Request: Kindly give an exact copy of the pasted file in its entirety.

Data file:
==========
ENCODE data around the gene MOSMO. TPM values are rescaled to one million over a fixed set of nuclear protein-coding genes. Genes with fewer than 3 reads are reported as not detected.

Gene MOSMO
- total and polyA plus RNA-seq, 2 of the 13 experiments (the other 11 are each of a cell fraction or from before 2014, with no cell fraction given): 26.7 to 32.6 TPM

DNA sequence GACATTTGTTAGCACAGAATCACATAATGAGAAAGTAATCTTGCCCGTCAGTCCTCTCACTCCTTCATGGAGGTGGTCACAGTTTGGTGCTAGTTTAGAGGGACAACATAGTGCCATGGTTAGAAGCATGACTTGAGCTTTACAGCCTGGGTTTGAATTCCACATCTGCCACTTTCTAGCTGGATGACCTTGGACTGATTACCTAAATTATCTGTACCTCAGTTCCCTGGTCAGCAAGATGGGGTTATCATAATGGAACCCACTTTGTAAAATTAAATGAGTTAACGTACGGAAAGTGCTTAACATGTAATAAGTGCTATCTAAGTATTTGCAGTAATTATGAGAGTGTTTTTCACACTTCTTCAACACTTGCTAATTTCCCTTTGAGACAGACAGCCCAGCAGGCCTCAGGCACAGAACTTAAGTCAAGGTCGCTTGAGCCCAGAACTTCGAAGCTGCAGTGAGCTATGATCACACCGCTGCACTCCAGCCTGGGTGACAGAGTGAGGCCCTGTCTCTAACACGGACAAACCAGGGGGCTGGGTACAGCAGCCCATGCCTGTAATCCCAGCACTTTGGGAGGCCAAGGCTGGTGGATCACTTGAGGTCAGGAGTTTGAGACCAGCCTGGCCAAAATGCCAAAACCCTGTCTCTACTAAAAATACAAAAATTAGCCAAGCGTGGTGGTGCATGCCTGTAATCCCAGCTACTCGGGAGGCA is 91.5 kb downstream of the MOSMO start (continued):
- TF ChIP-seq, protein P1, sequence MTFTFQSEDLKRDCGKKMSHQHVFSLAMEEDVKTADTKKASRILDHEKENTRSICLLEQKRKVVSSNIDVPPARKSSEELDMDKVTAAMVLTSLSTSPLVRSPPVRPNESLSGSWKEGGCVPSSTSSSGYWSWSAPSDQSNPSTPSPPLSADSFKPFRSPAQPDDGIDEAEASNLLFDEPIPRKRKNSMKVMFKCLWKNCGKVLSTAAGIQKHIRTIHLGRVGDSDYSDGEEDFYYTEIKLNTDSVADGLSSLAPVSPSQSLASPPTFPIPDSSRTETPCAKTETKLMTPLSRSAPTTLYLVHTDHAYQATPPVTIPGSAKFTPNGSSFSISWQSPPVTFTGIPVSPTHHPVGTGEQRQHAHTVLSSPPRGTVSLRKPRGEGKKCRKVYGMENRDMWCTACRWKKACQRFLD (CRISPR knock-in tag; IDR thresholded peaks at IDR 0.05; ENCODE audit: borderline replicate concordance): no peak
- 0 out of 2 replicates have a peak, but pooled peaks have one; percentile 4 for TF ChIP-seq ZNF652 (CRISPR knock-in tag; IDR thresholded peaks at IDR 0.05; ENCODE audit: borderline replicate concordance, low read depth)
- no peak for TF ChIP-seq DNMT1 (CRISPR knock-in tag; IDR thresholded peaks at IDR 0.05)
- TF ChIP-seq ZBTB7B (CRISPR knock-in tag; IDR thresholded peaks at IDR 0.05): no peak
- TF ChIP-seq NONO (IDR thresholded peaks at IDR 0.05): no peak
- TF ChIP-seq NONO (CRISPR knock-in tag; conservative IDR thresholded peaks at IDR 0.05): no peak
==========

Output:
ENCODE data around the gene MOSMO. TPM values are rescaled to one million over a fixed set of nuclear protein-coding genes. Genes with fewer than 3 reads are reported as not detected.

Gene MOSMO
- total and polyA plus RNA-seq, 2 of the 13 experiments (the other 11 are each of a cell fraction or from before 2014, with no cell fraction given): 26.7 to 32.6 TPM

DNA sequence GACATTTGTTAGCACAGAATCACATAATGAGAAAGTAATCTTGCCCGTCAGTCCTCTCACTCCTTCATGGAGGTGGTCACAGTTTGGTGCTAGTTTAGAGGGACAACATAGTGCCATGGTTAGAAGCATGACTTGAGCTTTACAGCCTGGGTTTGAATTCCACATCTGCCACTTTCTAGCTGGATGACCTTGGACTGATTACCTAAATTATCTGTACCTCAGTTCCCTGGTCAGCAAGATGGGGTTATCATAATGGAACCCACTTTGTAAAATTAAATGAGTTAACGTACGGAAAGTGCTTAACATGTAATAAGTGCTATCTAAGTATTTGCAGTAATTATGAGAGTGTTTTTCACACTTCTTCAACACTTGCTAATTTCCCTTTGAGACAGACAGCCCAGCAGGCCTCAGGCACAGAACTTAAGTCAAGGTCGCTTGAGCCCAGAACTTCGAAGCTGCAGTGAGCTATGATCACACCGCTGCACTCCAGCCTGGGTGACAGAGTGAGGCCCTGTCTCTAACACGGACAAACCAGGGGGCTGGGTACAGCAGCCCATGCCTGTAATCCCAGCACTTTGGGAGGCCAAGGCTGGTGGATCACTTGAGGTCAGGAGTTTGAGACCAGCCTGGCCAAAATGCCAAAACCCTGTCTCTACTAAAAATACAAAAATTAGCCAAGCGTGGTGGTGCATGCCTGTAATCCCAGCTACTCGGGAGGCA is 91.5 kb downstream of the MOSMO start (continued):
- TF ChIP-seq, protein P1, sequence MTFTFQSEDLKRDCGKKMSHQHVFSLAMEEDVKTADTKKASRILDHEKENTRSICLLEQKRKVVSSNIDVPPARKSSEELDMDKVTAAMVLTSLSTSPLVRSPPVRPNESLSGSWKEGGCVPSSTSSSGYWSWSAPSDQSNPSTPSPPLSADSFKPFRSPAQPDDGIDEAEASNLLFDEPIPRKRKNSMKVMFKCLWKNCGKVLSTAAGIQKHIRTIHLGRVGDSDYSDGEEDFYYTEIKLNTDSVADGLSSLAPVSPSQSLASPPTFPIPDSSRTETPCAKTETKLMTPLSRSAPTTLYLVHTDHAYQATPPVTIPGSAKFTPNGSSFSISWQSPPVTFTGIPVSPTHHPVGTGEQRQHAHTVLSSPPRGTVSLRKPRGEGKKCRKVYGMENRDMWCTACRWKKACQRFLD (CRISPR knock-in tag; IDR thresholded peaks at IDR 0.05; ENCODE audit: borderline replicate concordance): no peak
- 0 out of 2 replicates have a peak, but pooled peaks have one; percentile 4 for TF ChIP-seq ZNF652 (CRISPR knock-in tag; IDR thresholded peaks at IDR 0.05; ENCODE audit: borderline replicate concordance, low read depth)
- no peak for TF ChIP-seq DNMT1 (CRISPR knock-in tag; IDR thresholded peaks at IDR 0.05)
- TF ChIP-seq ZBTB7B (CRISPR knock-in tag; IDR thresholded peaks at IDR 0.05): no peak
- TF ChIP-seq NONO (IDR thresholded peaks at IDR 0.05): no peak
- TF ChIP-seq NONO (CRISPR knock-in tag; conservative IDR thresholded peaks at IDR 0.05): no peak